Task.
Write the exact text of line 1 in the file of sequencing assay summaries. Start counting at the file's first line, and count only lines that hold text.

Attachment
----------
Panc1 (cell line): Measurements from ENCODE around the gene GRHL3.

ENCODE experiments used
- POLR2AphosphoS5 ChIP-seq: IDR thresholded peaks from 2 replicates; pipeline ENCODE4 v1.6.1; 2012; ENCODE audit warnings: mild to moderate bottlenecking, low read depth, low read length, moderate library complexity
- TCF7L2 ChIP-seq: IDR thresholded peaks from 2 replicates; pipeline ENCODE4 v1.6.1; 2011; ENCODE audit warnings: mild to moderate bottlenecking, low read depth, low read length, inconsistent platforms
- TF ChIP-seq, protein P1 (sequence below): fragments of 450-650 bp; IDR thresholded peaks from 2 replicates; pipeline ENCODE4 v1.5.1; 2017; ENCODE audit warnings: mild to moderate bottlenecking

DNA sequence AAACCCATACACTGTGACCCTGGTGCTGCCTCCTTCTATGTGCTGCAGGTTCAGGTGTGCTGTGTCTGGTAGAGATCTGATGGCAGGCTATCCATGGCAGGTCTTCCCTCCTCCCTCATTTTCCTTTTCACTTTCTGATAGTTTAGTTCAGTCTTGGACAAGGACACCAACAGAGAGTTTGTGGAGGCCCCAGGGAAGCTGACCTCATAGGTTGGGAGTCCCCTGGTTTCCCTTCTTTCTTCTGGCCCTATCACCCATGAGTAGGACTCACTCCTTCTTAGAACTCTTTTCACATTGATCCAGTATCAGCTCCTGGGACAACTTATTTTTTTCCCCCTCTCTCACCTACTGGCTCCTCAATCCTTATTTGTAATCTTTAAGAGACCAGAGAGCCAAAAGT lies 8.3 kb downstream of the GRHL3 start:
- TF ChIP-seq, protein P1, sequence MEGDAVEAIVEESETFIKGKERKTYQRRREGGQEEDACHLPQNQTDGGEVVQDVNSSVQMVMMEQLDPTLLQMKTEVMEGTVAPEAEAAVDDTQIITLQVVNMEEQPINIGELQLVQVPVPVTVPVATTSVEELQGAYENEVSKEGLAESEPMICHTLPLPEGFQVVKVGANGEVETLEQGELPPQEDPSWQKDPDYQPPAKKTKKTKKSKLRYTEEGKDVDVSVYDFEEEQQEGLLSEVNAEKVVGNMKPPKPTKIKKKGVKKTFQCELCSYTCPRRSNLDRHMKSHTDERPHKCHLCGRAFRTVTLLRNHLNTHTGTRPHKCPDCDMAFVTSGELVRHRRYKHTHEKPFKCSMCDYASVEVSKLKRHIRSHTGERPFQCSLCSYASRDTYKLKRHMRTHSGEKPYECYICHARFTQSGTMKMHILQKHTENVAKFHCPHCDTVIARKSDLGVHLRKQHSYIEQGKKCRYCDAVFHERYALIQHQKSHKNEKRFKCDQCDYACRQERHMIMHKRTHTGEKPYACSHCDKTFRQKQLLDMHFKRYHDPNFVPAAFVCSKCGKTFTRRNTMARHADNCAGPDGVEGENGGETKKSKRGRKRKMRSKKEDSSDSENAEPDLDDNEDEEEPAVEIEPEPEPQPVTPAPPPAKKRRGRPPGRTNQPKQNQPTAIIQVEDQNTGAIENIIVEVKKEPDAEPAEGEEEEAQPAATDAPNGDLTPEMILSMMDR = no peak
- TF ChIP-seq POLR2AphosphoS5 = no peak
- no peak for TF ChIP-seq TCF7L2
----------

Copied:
Panc1 (cell line): Measurements from ENCODE around the gene GRHL3.